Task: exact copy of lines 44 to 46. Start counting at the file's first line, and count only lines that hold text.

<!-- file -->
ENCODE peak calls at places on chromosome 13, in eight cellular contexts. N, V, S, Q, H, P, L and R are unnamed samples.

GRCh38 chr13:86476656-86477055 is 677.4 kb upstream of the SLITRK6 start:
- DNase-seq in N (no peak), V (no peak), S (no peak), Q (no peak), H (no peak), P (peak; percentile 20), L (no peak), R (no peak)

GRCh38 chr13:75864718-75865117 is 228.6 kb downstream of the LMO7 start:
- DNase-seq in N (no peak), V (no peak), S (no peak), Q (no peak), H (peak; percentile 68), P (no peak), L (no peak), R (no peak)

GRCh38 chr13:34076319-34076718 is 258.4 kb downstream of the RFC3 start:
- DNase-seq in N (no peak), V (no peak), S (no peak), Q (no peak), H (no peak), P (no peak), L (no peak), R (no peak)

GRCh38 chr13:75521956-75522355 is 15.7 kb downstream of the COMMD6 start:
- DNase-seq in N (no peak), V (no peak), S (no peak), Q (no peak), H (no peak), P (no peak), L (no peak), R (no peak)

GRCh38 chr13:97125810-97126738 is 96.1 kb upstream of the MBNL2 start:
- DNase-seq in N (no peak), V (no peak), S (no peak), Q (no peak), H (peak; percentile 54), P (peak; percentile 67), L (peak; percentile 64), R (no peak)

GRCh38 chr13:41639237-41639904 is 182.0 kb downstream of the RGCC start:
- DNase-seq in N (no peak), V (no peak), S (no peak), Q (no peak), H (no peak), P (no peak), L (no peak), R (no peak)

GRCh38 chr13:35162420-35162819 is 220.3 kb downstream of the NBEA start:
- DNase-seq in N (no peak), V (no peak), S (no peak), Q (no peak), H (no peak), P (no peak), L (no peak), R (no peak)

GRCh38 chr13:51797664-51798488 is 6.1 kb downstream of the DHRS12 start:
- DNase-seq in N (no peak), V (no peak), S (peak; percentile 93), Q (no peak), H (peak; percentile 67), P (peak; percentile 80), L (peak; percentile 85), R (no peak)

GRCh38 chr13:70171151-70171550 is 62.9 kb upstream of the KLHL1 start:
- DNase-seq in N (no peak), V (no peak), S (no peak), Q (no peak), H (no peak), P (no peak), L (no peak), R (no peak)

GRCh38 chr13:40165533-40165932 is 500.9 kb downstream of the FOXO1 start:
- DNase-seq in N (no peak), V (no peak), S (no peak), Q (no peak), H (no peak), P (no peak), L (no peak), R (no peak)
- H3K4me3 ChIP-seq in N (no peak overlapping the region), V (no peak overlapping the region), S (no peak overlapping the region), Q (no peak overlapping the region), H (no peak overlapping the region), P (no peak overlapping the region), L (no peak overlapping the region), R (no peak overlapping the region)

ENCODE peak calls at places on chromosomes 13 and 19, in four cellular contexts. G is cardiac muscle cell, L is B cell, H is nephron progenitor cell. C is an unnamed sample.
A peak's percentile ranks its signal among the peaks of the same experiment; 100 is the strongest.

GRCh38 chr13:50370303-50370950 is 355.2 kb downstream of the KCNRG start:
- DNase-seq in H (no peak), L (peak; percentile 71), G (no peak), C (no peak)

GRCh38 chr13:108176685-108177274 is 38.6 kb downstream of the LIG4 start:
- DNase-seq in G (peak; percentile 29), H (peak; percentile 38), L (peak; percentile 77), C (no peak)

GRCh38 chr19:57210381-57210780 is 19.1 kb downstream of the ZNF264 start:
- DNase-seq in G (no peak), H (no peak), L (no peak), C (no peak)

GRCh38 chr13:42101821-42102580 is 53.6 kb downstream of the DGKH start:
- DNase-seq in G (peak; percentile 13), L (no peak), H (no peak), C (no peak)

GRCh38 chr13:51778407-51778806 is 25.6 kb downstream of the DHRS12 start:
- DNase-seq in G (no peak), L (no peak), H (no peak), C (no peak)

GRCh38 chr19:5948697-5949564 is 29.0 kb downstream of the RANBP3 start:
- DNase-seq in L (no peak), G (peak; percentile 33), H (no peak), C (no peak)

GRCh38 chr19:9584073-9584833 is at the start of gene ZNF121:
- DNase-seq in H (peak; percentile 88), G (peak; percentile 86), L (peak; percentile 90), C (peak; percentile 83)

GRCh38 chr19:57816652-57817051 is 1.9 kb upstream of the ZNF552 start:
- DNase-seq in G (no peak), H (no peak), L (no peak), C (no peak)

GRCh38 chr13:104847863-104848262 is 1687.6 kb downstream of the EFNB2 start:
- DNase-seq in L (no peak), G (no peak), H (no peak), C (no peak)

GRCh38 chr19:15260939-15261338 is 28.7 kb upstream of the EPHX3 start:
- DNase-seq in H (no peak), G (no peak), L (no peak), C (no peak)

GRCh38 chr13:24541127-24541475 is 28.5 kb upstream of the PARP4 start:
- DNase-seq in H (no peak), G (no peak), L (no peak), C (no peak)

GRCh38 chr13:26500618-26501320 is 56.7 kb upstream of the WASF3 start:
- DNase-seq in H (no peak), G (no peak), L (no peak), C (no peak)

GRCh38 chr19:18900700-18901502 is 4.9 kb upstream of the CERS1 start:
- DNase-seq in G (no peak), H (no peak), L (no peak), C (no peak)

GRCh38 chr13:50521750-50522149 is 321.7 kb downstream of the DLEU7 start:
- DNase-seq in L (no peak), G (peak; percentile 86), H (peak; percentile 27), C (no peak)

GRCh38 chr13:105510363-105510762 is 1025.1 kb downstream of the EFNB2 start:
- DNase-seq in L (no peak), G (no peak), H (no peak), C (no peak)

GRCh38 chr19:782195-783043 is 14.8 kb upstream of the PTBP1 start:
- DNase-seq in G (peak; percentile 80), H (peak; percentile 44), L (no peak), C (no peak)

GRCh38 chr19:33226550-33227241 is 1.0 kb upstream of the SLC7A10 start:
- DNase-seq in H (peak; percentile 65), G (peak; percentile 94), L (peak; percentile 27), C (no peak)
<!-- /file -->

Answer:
- DNase-seq in H (no peak), G (no peak), L (no peak), C (no peak)

GRCh38 chr13:24541127-24541475 is 28.5 kb upstream of the PARP4 start:
- DNase-seq in H (no peak), G (no peak), L (no peak), C (no peak)